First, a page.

As a business, many industries need to verify who their customers are and ensure they meet all regulatory requirements. This cuts the risk of fraud and money laundering, but it also makes a potential customer jump through hoops. 

The best thing you can do is offer a frictionless customer onboarding experience. However, it’s also essential to have oversight and security functions to protect the business itself. 


What is frictionless customer onboarding? 

 Everyone has heard the phrase “the customer is king.” Business owners know that keeping customers happy is an integral part of success. This means giving them an experience they can count on. According to Oracle, over 85% of customers will pay more to get a better experience. 

When you create a frictionless onboarding process, you take time to discover and eliminate all points of friction that a customer might run into ad reduce customer churn. This isn’t a simple one-and-done process, however. It’s something ongoing and prioritized to reduce customers’ frustrations and make it easier to onboard. 

The number one reason to create frictionless onboarding for customers is so there are no obstacles in the way of them taking their desired action so you can improve your customer retention. You make the process comfortable and simple, which lets them share their details, expectations, and goals without anything popping up as a challenge. 

The most important reasons to have a frictionless customer onboarding experience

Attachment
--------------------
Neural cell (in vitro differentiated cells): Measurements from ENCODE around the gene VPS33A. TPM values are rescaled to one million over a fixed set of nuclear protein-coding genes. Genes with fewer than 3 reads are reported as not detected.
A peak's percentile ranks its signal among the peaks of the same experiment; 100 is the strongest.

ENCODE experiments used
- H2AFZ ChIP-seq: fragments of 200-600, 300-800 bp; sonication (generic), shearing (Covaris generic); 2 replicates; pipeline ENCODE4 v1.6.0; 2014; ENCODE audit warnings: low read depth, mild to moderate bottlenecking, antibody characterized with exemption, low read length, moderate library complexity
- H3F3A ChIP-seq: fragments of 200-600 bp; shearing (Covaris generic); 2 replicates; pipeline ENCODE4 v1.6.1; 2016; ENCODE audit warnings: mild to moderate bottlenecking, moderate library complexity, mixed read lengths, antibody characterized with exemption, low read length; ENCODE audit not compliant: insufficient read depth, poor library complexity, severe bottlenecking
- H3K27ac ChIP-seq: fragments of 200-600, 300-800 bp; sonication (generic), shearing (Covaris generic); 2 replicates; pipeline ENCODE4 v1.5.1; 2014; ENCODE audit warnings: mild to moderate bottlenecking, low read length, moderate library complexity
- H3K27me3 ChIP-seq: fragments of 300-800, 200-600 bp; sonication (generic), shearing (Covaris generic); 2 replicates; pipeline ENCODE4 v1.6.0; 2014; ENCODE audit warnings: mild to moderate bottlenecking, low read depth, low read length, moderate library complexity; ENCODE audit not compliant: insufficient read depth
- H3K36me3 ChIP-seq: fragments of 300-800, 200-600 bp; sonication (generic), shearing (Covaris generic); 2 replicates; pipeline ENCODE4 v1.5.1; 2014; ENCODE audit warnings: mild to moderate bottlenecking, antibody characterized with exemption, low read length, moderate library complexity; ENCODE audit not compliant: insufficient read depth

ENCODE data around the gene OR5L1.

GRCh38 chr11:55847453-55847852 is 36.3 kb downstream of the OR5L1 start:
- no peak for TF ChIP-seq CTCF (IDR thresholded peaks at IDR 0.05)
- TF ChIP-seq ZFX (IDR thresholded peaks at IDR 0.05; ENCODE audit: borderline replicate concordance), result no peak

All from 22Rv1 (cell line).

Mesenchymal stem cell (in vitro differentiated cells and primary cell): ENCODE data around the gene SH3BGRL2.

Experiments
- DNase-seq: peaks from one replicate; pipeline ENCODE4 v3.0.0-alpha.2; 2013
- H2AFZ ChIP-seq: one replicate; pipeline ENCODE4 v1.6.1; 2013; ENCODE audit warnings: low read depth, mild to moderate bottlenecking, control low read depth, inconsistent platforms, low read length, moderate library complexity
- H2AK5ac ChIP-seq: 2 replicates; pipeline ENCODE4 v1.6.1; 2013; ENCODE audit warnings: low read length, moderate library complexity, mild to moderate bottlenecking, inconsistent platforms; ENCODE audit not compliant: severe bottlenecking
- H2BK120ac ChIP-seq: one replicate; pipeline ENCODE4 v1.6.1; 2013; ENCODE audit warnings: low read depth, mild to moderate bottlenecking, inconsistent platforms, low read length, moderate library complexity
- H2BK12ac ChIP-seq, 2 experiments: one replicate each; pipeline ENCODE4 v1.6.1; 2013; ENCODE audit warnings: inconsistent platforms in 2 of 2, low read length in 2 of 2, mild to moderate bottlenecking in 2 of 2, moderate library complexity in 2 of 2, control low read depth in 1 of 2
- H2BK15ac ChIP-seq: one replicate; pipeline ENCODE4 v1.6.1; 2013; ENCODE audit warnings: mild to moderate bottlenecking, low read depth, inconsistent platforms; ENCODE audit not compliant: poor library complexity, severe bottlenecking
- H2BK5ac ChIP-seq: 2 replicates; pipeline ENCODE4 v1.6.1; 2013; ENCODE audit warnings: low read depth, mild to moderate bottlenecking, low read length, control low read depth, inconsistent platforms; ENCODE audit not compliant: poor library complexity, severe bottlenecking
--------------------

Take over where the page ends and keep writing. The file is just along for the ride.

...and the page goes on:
As you likely expect, making changes to your onboarding process takes time and effort. That’s why you want to ensure that the work to reduce friction is worth it. Creating a frictionless customer onboarding experience is an intentional effort that continues throughout the life of your business.  

If you aren’t sure why it’s worth creating a frictionless customer experience, the points below will give you some helpful insight:  

    • Exceed expectations: Customers expect a specific experience when onboarding with a business. Hitting that level is required but going beyond shows that you genuinely care about your potential customers. Investing in a frictionless experience for customers ensures you exceed expectations time and time again. 

    • Improve satisfaction: When a potential customer wants something from you and chooses to onboard, you want to be sure that the process is seamless. If it isn’t, the person might walk away and never become a customer. When you work to create a frictionless experience, there are no roadblocks, and people are happier.